I know, I know: Cher is not exactly what you want to be thinking of, at least not before noon. And my Cher repertoire is actually very small, despite the amount of time I’ve spent singing karaoke in San Francisco’s Mint, where the queens are thick on the ground and the Cher thick in the air. But I have a special fondness for this song ever since I saw Lloyd Cole and Jill Sobule cover it, with technical perfection and to raucous applause, at Arlene Grocery in something like 2000.

It was an encore, and it was amazing. I mean, picture Lloyd Cole, who’s kind of an ironic college radio circuit crooner, belting out, “I can feel something inside me say/ I really don’t think you’re strong enough, no!”

Completely deadpan. There’s something endearing about a performer willing to completely transgress his own style to adopt someone else’s.

Maybe that moment in Arlene Grocery somehow correlates to what I’m doing now. In many ways, this is exactly what I never wanted to do: be a single mom of two children. Even more so given that I’m a single mom who has to deal with a father who’s neither very present nor very interested. But lip service, and service to my own sense of ethics about including him in decisions/apprising him of them, has to be paid. So I’m in the unenviable position of having to chase him down or prolong our now-ultrabrief Sunday night “scheduling meeting” by importuning him with these concerns.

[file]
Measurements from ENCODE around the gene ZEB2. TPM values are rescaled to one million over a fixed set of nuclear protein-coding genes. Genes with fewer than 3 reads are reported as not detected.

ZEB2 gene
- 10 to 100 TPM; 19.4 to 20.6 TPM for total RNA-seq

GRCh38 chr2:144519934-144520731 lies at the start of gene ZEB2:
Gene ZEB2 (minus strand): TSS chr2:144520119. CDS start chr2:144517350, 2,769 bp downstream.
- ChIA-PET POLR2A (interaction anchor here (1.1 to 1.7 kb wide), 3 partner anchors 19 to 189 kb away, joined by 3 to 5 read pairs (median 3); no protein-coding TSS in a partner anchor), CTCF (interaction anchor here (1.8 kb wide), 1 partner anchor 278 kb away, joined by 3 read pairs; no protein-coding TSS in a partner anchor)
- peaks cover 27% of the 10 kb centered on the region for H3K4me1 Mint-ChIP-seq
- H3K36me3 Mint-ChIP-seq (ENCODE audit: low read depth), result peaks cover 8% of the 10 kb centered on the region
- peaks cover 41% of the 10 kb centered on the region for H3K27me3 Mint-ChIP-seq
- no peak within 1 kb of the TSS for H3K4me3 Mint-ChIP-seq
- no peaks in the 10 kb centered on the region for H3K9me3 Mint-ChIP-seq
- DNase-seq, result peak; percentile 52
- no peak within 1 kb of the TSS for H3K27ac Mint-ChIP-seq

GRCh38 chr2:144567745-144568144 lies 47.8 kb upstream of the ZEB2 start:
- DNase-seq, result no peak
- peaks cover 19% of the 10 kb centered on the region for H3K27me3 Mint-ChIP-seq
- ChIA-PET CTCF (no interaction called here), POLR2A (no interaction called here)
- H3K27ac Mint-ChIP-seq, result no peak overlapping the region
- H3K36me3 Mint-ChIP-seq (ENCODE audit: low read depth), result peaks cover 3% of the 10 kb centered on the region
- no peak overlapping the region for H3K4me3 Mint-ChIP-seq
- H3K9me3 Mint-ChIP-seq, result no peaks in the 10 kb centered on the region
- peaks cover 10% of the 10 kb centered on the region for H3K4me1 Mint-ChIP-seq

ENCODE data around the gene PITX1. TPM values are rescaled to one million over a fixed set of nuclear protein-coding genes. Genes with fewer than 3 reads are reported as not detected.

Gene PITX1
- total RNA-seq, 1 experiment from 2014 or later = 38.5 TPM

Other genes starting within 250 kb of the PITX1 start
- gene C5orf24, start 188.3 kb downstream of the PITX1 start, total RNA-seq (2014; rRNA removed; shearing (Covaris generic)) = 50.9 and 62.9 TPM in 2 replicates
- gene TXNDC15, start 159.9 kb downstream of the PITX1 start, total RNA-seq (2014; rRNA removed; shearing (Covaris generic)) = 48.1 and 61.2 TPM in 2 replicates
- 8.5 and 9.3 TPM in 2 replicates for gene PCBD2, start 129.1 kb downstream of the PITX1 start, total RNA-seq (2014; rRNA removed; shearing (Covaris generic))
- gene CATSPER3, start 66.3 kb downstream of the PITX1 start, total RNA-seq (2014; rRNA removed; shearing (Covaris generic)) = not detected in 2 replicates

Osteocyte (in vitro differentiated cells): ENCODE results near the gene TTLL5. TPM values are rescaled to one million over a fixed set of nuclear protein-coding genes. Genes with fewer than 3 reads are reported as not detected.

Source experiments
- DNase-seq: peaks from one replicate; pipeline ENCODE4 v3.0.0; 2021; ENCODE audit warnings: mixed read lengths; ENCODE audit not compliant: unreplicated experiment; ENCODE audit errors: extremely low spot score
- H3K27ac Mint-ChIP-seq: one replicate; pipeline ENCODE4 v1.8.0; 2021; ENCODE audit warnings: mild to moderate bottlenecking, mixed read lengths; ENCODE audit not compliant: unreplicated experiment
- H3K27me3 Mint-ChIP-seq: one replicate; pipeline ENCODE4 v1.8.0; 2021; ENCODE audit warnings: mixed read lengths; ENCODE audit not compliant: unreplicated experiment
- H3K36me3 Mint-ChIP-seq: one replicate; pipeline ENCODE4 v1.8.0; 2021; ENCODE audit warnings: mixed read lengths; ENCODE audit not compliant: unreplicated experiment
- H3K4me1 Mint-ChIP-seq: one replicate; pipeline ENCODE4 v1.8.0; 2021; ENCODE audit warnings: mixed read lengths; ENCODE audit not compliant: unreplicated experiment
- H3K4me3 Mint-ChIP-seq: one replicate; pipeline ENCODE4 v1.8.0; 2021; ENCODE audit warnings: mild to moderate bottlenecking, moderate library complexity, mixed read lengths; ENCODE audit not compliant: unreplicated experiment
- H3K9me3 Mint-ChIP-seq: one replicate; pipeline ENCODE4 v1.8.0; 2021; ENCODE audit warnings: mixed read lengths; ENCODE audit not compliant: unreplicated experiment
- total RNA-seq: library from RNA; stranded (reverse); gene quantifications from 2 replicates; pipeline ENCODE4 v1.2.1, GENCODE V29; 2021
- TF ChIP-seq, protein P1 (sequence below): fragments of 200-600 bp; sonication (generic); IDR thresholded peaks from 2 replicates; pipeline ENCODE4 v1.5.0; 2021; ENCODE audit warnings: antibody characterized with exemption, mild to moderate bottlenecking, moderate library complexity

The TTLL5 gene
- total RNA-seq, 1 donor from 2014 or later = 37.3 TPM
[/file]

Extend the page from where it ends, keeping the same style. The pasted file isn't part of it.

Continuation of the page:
Last Sunday was pretty amazing. Yes, I woke K. up nine minutes before he was supposed to come over; I then drove the kids to pick him up and sat in a parking lot waiting for nigh on twenty minutes. When we got to the house, Thing Two was crashed out and I put her down. I thought I’d do some work while she napped and K. played with Thing One.